Tanya’s friends are a motley lot who can be entertaining, caring and cruel. There is Hafeez who Tanya likes looking at, but whose shoddy clothes she hates. The city editor, Hassan, is pretentious, unscrupulous and corrupt like many media mandarins. Adam is gay and complains about being hit upon by guys who want to marry and have kids, yet carry on with him on the side. Khirad evolves from being a victim to a feisty woman unafraid of calling the shots. Sonia is a bimbo who turns on the waterworks when needed and the Indian journalist Inder, who Tanya tries to avoid when he comes on too strong, turns out to have more perception than her friends.
The book is an engaging read which hops from black magic to extramarital affairs to begum-maid conflicts to broken marriages to Botox injections to security fears over ride-sharing apps to electricity breakdowns to sexual harassment at work. It illustrates how Pakistani women navigate public spaces in a situation which is fraught with insecurities and volatility, while all the male characters are shown to be weak with narcissistic tendencies.
When Tanya encounters sexual harassment at work, she tackles it by quitting her job. The novel’s timeline precedes the #MeToo movement, so Tanya leaving her workplace is a choice familiar to many women who have faced such harassment. Tanya’s rationale is crystal clear for her sudden departure: “I know I have taken this decision on a whim. But a conceited man [such as] Hassan shouldn’t be allowed to bully me into an awkward position like this. I’d rather walk out of this ugly marriage of convenience on my own terms.”
The central question in the book is this: why did Sonia’s groom ditch her for another woman on the eve of their wedding? Tanya wants to resolve the situation, because the groom happens to be the same chap she had a fling with while he was Sonia’s fiancé. It is here that the book is on a sticky wicket. Tanya’s character does not seem to gel with the way she betrays Sonia earlier in the story and her reasons for doing so are not dwelled upon. Sonia’s character is weakly drawn and veers into being more of a caricature than even Tanya’s Mummy. Halfway into the book, the plot dissolves for a while as the storylines veer away before picking up again.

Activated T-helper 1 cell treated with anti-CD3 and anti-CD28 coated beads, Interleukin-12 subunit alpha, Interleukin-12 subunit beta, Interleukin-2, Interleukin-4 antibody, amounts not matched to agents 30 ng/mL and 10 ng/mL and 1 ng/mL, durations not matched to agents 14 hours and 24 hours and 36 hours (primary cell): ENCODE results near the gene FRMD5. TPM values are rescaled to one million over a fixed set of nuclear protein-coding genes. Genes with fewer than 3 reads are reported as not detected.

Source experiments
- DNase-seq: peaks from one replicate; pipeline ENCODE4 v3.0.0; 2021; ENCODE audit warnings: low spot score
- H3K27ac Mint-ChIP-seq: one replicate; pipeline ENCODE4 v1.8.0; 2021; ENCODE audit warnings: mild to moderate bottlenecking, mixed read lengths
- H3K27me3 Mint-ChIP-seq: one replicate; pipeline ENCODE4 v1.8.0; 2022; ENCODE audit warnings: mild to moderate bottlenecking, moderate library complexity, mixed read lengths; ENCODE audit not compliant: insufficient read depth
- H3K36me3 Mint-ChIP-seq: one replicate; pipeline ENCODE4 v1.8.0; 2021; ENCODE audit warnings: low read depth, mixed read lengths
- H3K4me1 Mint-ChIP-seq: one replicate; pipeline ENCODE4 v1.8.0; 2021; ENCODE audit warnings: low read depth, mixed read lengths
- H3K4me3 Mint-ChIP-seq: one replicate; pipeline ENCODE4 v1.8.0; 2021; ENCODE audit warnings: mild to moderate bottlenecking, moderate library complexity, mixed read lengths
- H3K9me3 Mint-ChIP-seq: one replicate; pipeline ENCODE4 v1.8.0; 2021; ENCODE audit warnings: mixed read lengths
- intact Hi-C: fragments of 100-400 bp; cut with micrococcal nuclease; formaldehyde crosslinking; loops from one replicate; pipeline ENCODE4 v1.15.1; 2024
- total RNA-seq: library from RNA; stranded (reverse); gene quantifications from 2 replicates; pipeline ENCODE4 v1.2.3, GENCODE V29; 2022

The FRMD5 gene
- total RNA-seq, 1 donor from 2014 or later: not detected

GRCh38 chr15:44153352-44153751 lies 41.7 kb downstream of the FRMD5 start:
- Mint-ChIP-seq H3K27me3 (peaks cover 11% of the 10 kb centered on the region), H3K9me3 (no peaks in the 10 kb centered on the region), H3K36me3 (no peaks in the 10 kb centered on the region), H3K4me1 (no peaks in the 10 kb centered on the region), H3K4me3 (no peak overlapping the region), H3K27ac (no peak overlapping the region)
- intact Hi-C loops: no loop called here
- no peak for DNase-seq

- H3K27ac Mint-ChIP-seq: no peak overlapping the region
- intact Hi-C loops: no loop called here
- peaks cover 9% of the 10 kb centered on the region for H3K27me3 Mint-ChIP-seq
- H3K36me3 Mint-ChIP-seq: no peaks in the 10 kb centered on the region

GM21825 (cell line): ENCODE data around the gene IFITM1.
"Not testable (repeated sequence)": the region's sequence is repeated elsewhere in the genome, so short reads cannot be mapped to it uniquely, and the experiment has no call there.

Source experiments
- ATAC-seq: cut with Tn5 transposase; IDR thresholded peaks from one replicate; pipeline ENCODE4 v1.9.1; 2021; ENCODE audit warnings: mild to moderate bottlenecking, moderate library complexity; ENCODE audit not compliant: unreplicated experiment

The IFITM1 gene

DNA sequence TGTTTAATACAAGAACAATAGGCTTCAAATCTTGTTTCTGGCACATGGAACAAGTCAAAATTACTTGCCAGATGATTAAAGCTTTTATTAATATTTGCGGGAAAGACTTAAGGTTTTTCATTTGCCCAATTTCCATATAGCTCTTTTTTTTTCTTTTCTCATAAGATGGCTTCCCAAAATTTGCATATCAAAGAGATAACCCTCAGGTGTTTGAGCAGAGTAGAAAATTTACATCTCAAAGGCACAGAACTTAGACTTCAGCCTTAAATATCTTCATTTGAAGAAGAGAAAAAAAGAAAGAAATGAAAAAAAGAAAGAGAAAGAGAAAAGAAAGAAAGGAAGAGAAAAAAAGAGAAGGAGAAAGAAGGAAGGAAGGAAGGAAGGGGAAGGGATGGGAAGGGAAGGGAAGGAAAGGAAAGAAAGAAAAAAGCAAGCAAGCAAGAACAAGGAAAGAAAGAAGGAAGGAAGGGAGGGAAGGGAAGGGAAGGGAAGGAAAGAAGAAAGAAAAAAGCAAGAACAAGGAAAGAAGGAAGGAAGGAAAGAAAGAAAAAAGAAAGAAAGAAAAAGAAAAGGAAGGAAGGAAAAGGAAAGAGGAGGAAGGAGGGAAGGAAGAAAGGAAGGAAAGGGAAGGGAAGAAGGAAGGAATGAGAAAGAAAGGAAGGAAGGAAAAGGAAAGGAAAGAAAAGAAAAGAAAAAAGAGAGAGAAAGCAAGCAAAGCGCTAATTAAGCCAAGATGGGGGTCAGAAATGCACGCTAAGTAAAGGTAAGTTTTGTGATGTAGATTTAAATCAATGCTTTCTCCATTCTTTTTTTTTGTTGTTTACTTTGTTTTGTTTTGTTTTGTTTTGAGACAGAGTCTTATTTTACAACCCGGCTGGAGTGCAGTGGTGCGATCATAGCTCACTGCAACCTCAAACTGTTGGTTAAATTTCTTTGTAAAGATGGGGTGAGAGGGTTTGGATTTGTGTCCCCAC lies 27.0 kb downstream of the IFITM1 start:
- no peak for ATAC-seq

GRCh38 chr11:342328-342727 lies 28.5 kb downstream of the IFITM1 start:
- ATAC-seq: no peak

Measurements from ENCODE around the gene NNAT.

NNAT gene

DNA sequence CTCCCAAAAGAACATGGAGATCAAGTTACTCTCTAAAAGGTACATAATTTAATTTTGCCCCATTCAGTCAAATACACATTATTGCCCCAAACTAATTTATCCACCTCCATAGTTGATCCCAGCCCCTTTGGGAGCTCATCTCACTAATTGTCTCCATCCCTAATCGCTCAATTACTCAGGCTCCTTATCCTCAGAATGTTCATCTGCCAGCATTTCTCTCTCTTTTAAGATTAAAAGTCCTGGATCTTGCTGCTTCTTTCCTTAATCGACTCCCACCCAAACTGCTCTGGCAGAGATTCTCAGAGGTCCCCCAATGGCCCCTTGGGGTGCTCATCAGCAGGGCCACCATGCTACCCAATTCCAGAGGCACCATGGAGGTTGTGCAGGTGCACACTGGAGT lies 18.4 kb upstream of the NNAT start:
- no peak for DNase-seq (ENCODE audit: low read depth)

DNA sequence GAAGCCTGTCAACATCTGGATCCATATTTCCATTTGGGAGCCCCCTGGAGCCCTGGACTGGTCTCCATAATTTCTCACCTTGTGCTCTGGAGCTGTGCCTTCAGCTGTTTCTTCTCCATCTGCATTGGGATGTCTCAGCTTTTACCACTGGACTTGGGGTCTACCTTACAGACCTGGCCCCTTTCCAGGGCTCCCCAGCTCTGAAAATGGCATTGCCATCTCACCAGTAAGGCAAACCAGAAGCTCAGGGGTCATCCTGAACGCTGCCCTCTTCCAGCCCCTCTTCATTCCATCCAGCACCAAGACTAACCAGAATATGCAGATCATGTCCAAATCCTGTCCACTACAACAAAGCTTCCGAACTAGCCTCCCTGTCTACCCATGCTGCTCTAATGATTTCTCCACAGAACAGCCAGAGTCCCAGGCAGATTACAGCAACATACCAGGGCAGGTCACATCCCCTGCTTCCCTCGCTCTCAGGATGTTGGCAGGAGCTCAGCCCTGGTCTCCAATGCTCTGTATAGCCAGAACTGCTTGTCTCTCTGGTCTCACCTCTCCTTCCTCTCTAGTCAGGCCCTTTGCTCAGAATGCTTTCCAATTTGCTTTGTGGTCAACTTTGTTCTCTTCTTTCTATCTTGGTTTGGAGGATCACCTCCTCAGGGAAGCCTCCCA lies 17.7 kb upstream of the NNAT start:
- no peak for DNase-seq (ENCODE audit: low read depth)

Kehar is a good observer of human frailties and paradoxes. Puzzled by the mixed signals from her colleague Hafeez, Tanya is spot on in her assessment. “Like most men, Hafeez enjoys making women speculate about things he is indecisive about. Even if he’s buying time until his latent feelings evolve into strong emotions, he’s wasting my time till he decides what he really wants.”
There is no stereotypical happy ending here, because real life is way more complicated and relationships need to be nurtured to bear fruit. Indeed, what a relief it is to see a female character who can be snide, abrasive and unpopular and makes no bones about it. Tanya is comfortable in herself and unapologetic about the choices she has made in life. She is not black or white and her shades of grey make her seem all the more real.
The reviewer is a freelance writer and columnist
By Taha Kehar
Published in Dawn, Books & Authors, December 2nd, 2018